Malaysia could invest this amount to attract green power manufacturing and R&D. Western technologies are now superior to those from China or India, but are more expensive. There is then an urgent need to find cheaper locations of manufacturing,[3] and this is where Malaysia has the advantage of a relatively educated workforce yet low cost of labour.

It is not hard to see that we can become a green energy hub in the region, and not just for solar. Green energy investments have become one of the fastest growing sectors in the world today and we could ride on this green wave. Clean renewable energy can also earn us considerable revenue from Kyoto’s Clean Development Mechanism (CDM), which excludes nuclear. Hence, the potential for the desired socio-economic multiplier effect with truly clean power is undeniable.

Nuclear power will bring more harm than good

The same cannot be said for nuclear as we would be fools to harbour hopes of becoming anything more than a nuclear consumer. International non-proliferation policies will guarantee the barriers to homegrown nuclear development. Think Iran.

The list of negatives for nuclear is long and real.

The European Free Alliance’s 2007 report entitled “Residual Risk” [15] says:

“…many nuclear safety related events occur year after year, all over the world, in all types of nuclear plants and in all reactor designs and there are very serious events that go either entirely unnoticed by the broader public or remain significantly under-evaluated when it comes to their potential risk.”

A Third World Network article [16] states:

There have also been many accidents that did not escalate purely out of chance, often involving the intervention of human operators rather than any technical safety feature. Such interventions cannot be taken for granted.”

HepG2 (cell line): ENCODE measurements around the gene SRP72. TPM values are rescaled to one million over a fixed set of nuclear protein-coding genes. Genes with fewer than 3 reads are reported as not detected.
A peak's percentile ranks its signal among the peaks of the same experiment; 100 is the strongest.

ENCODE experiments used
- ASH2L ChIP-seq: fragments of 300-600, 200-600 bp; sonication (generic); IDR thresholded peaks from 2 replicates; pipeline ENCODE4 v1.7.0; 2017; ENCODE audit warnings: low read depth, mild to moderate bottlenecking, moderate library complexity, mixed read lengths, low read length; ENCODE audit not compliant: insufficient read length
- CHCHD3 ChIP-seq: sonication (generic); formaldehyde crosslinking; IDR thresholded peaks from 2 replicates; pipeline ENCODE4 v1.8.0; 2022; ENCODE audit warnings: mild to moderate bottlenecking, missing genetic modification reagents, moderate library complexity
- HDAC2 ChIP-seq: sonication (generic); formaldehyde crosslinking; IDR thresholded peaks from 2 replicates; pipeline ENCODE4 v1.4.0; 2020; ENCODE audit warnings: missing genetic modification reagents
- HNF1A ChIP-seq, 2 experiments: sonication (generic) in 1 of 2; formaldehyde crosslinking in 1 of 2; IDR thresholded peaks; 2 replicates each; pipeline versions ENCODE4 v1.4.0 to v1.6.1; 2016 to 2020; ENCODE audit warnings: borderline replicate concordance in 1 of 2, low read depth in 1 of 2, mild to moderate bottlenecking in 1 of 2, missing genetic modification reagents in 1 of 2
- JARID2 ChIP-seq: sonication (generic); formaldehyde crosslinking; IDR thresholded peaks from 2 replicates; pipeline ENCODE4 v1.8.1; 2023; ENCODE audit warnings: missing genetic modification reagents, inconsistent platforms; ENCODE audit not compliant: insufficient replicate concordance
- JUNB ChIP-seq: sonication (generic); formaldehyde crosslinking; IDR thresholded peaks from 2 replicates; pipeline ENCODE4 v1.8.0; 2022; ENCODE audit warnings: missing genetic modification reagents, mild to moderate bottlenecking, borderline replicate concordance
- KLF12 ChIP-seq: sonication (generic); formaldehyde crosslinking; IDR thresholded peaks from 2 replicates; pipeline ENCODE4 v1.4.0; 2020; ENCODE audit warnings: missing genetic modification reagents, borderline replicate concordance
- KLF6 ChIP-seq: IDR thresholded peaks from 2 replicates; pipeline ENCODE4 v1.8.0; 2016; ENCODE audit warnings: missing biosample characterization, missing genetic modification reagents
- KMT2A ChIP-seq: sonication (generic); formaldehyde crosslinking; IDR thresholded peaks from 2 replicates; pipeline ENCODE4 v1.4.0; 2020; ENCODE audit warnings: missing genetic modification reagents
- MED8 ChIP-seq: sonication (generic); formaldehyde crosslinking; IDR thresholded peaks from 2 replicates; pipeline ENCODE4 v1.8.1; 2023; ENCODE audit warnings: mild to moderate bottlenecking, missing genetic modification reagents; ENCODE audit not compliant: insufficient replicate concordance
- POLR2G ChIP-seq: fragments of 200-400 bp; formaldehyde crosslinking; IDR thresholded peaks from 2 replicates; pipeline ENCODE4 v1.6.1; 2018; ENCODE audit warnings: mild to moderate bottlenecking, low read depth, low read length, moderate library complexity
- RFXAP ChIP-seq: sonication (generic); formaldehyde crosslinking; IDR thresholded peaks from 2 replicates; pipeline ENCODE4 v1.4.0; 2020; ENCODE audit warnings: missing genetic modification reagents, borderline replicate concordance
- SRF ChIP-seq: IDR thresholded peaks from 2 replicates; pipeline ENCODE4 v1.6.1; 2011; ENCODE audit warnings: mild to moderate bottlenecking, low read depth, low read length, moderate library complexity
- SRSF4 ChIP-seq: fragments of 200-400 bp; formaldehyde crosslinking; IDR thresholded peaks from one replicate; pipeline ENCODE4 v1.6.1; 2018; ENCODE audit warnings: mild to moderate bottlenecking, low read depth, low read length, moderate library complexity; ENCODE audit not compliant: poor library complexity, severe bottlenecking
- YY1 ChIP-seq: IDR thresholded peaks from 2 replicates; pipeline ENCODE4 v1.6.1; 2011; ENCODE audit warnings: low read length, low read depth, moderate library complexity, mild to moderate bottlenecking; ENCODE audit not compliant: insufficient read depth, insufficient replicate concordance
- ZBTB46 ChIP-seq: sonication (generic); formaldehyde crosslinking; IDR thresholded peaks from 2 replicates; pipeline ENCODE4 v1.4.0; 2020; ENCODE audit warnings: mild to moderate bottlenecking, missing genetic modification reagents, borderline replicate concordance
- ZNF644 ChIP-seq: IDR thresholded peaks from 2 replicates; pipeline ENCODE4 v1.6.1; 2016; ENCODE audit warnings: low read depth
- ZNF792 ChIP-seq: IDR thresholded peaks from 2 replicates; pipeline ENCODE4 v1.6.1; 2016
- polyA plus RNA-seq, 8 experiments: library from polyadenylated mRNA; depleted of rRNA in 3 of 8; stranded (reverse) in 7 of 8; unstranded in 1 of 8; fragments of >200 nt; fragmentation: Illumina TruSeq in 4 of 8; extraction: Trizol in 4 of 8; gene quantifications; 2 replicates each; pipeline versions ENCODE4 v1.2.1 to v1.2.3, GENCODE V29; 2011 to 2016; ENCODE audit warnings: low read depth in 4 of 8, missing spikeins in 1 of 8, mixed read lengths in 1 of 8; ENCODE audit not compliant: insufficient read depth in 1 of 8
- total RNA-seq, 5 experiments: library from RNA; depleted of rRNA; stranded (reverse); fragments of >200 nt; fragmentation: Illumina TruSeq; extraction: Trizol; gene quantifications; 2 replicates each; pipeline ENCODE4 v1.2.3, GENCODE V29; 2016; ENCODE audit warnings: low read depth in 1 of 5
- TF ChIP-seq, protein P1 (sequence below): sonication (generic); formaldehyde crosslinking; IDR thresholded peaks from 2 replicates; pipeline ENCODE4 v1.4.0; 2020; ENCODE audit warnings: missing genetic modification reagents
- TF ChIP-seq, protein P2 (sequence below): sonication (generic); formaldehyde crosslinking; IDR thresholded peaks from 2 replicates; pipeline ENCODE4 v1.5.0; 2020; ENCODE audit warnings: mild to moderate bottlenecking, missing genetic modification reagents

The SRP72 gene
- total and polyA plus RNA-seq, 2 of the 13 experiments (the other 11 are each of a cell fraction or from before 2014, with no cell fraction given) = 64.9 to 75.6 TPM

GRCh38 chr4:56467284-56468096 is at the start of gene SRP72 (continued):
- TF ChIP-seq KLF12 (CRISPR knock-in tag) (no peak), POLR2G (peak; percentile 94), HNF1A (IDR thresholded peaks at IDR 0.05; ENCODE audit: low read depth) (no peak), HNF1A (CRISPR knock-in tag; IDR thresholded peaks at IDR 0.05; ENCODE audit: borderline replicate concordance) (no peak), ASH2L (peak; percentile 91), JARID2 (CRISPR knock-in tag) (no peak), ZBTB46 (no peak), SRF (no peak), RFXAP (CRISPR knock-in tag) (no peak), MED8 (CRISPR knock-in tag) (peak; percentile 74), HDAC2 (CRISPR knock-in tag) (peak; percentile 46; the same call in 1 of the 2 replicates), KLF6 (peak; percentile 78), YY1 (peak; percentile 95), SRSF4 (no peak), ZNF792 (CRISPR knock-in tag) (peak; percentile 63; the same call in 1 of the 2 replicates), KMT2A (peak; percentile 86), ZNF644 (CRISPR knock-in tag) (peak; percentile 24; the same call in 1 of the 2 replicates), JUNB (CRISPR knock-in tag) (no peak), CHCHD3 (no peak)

Malaysians from all walks of life are gravely concerned about the safety of nuclear on our shores, but where is the public consultation as outlined in ETP? The government must do the right thing and get the Malaysian peoples’ approval.

Where will all the nuclear waste be kept? The Malaysian public does not have the confidence in our police and defence to provide such high-level security especially since the recent theft of the army jet engines. Thus, having a nuclear plant in our own backyard actually introduces a security threat!

Has the government taken into account the heavy costs of decommissioning nuclear plants? Not only does this require a few decades, another 9-15% of the original price tag is a must just for dismantling.[17]

Look to the future!

It is widely known that nuclear is associated with a range of negative externalities that cannot be monetized,[8] including the unfulfilled moral obligation of leaving behind a better world than we inherited for our children. Nuclear’s dark potential as a weapon of mass-destruction and its checkered past and future is not the sort of legacy we will be proud of.

In today’s world of climate change and rapidly advancing green power technologies and retreating costs, nuclear is sheer shortsightedness for a country blessed with abundant renewable sources of clean power. The ETP is about investing for tomorrow, catalyzing growth for the future and this means truly clean & renewable power in solar, wind, tidal, wave, etc, that will last for generations to come. Nuclear is without doubt far cleaner than coal and gas, but that’s looking into the past, not the future.

Ken Yeong loves his coffee and sashimi, but loves creation/earth more so its soy latte and sardines. He’s taking time out to learn from sonny River while wife studies in Melbourne.


[1] Porritt, J., 2006, “Is Nuclear the Answer?”, Sustainable Development Commission, Accessed Nov 3, 2010

[2] Sargent & Lundy LLC Consulting Group, 2003, “Assessment of Parabolic Trough and Power Tower Solar Technology Cost and Performance Forecasts“, Chicago, Illinois, Accessed Oct 30, 2010

[3] Lorenz, P. et al, 2008, “The Economics of Solar Power“, McKinsey & Company, Accessed: Oct 31, 2010

[4] Wright, M. and Hearps, P., 2010, “Zero Carbon Australia Stationary Energy Plan“, University of Melbourne Energy Research Institute, Australia, Accessed Sep 2010

[5] Suruhanjaya Tenaga, 2009, “Electricity Supply Industry in Malaysia: Performance & Statistical Information”, Malaysia

[6] U.S. Department of Energy, 2010, “2016 Levelized Cost of New Generation Resources from the Annual Energy Outlook 2010“, Report of the U.S. Energy Information Administration (EIA) of the U.S. Department of Energy (DOE), Accessed Oct 30, 2010

[7] Lazard, 2009, “Levelized Cost of Energy Analysis – Version 3.0“, Accessed Oct 29, 2010